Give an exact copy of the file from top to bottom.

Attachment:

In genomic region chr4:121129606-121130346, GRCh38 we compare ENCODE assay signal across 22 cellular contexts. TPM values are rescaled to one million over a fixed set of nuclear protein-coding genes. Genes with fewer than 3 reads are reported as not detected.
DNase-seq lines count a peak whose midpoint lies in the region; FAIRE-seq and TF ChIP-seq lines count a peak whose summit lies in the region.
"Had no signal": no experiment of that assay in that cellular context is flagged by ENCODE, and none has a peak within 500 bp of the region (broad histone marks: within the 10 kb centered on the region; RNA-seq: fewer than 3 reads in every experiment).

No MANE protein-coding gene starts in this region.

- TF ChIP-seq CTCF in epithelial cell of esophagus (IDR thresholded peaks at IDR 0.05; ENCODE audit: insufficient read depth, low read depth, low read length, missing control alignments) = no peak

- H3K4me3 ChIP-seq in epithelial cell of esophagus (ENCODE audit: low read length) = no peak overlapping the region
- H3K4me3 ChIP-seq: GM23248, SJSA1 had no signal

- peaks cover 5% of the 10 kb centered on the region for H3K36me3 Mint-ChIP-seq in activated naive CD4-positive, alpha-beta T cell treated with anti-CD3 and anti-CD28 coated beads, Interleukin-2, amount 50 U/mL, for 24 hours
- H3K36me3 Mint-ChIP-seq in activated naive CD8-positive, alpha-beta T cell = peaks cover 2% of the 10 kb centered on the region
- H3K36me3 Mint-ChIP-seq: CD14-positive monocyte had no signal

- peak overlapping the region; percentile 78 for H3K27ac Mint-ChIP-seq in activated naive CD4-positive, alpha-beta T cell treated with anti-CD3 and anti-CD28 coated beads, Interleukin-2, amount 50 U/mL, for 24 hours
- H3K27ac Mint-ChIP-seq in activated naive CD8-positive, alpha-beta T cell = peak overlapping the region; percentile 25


In genomic region chr4:121129606-121130346, GRCh38 we compare ENCODE assay signal across 22 cellular contexts. TPM values are rescaled to one million over a fixed set of nuclear protein-coding genes. Genes with fewer than 3 reads are reported as not detected.
DNase-seq lines count a peak whose midpoint lies in the region; FAIRE-seq and TF ChIP-seq lines count a peak whose summit lies in the region.
"Had no signal": no experiment of that assay in that cellular context is flagged by ENCODE, and none has a peak within 500 bp of the region (broad histone marks: within the 10 kb centered on the region; RNA-seq: fewer than 3 reads in every experiment).

No MANE protein-coding gene starts in this region.

- TF ChIP-seq CTCF in epithelial cell of esophagus (IDR thresholded peaks at IDR 0.05; ENCODE audit: insufficient read depth, low read depth, low read length, missing control alignments) = no peak

- H3K4me3 ChIP-seq in epithelial cell of esophagus (ENCODE audit: low read length) = no peak overlapping the region
- H3K4me3 ChIP-seq: GM23248, SJSA1 had no signal

- peaks cover 5% of the 10 kb centered on the region for H3K36me3 Mint-ChIP-seq in activated naive CD4-positive, alpha-beta T cell treated with anti-CD3 and anti-CD28 coated beads, Interleukin-2, amount 50 U/mL, for 24 hours
- H3K36me3 Mint-ChIP-seq in activated naive CD8-positive, alpha-beta T cell = peaks cover 2% of the 10 kb centered on the region
- H3K36me3 Mint-ChIP-seq: CD14-positive monocyte had no signal

- peak overlapping the region; percentile 78 for H3K27ac Mint-ChIP-seq in activated naive CD4-positive, alpha-beta T cell treated with anti-CD3 and anti-CD28 coated beads, Interleukin-2, amount 50 U/mL, for 24 hours
- H3K27ac Mint-ChIP-seq in activated naive CD8-positive, alpha-beta T cell = peak overlapping the region; percentile 25